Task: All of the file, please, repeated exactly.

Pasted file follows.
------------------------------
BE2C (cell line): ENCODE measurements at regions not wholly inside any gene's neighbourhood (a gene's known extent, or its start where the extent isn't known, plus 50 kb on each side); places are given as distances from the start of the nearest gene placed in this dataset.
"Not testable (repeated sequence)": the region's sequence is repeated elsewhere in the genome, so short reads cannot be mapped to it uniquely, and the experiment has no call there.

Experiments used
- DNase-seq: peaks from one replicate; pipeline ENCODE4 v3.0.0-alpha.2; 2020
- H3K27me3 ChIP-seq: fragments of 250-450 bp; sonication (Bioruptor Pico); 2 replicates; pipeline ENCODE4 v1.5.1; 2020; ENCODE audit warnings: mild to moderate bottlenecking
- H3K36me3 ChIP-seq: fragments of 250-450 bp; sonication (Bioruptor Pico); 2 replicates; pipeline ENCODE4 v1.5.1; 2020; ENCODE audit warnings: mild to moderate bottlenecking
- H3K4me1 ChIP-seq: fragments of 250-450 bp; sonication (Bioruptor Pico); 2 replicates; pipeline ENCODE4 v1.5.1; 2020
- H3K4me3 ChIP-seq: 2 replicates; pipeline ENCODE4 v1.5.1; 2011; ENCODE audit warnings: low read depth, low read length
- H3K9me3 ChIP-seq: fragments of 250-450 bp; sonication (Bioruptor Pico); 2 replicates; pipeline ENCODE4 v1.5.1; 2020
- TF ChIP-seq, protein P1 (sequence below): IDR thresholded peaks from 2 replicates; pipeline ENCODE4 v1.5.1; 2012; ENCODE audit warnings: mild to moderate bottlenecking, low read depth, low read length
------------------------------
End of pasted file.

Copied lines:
BE2C (cell line): ENCODE measurements at regions not wholly inside any gene's neighbourhood (a gene's known extent, or its start where the extent isn't known, plus 50 kb on each side); places are given as distances from the start of the nearest gene placed in this dataset.
"Not testable (repeated sequence)": the region's sequence is repeated elsewhere in the genome, so short reads cannot be mapped to it uniquely, and the experiment has no call there.

Experiments used
- DNase-seq: peaks from one replicate; pipeline ENCODE4 v3.0.0-alpha.2; 2020
- H3K27me3 ChIP-seq: fragments of 250-450 bp; sonication (Bioruptor Pico); 2 replicates; pipeline ENCODE4 v1.5.1; 2020; ENCODE audit warnings: mild to moderate bottlenecking
- H3K36me3 ChIP-seq: fragments of 250-450 bp; sonication (Bioruptor Pico); 2 replicates; pipeline ENCODE4 v1.5.1; 2020; ENCODE audit warnings: mild to moderate bottlenecking
- H3K4me1 ChIP-seq: fragments of 250-450 bp; sonication (Bioruptor Pico); 2 replicates; pipeline ENCODE4 v1.5.1; 2020
- H3K4me3 ChIP-seq: 2 replicates; pipeline ENCODE4 v1.5.1; 2011; ENCODE audit warnings: low read depth, low read length
- H3K9me3 ChIP-seq: fragments of 250-450 bp; sonication (Bioruptor Pico); 2 replicates; pipeline ENCODE4 v1.5.1; 2020
- TF ChIP-seq, protein P1 (sequence below): IDR thresholded peaks from 2 replicates; pipeline ENCODE4 v1.5.1; 2012; ENCODE audit warnings: mild to moderate bottlenecking, low read depth, low read length